“I don’t think there is a bigger concern. Years ago one of my children did a paper on the waterway about how cutting all the timber along it in the 1980s and 1990s was going to result in a lot of siltation. I don’t know if that is it. I think a lot of things have come together at once. You have to remember, we’ve been above average in rain since October,” noted Perry Lucas, who manages to Tom Soya operation at the Lucas Clay County Port.

“I think this is coming from several factors. Most of the time when we have flooding up at Town Creek and those areas around Tupelo, the debris and everything hangs up at mile marker 366 where the old Tombigbee comes in to the Waterway up near Amory,” explained Murphree.

“This time, the flows were so high, it kept going past there and hung up at Aberdeen. And once it started hanging up, it just caught everything else,” he continued.

“I don’t think it’s something that will happen more than every 30 or 35 years. It’s not a permanent flow change.”

Combined, the financial impact on ports and businesses are mounting.

“It’s impacted a good bit, it’s not good for us, but I can’t really quantify it right now,” Lucas said of his operation.

The Lucas port has grain that’s waiting to be shipped north to the Tennessee River but won’t be able to get there for weeks. Lucas said he’s spoken with the buyers who are cooperating.

At the same time, crushed stone comes to Aberdeen from Kentucky via the waterway. It, too, will have to wait unless the markets decide to send it down the Mississippi River to New Orleans and over to Mobile and back up since the Coffeeville snag in South Alabama is expected to be cleared in a few days.

“We’re working with everyone we can to find solutions where we can. It’s not good, but we’ll get past it,” Lucas said.

Will Sanders, director of the Lowndes County Port, agreed.

Scrap iron for Steel Dynamics has been delayed getting up the river from Mobile by high waters and Coffeeville being blocked. That could open next week.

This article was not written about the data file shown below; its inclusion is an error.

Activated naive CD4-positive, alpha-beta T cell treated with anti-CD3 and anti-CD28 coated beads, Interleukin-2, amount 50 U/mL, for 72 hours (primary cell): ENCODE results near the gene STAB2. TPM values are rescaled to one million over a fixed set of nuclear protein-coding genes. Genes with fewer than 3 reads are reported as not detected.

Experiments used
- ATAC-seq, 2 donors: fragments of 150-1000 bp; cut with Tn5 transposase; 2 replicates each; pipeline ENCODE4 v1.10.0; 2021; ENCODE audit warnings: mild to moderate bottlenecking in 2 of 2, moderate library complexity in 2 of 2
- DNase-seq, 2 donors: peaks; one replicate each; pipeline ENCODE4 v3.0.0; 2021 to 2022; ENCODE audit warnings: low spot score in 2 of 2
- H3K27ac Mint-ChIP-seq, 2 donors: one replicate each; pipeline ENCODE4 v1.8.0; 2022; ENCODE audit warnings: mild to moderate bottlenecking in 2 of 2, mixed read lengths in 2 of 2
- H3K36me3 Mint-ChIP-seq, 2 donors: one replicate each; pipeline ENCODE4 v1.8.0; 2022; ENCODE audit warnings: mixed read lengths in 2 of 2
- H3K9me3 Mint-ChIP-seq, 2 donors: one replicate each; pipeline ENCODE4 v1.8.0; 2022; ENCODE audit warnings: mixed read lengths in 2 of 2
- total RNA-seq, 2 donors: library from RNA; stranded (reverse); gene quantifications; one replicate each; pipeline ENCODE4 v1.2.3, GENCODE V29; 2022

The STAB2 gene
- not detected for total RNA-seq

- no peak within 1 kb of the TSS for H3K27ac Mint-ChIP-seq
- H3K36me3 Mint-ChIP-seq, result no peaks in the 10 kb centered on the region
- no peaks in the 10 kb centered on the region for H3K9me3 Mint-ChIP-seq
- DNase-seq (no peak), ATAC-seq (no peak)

Sanders suffers the same crushed stone issue as Lucas.

Some steel coils from Steel Dynamics are stuck waiting mostly to go south, but Sanders fears the port has lost some northbound tonnage. That’s also true for wooden utility poles that were being shipped upriver to Louisville, Ky.

“They’ve gone back to using trucks and will have to do that until we can get going north again,” Sanders stated.

“There’s going to be a big reduction in tonnage because of this. And part of the federal money we get is based on tonnage. That’s one of the things Mitch is talking to them about. This has long-range implications,” added Agnes Zaiontz, the business manager for the Tenn-Tom Waterway Development Authority.

Meanwhile, state and local officials continue to assess flood damage to roads, bridges, homes and businesses in areas not only along the river and its tributaries but also creeks and streams in the eastern part of the county that flooded and caused damage.

Clay County Emergency Management Director Torrey Williams said late Tuesday he hopes to have preliminary dollar estimates and a number of roads and properties as early as today. Then the state and federal agencies still must determine the extent of any emergency declaration that could funnel low-interest loans and grants and other assistance back to the area.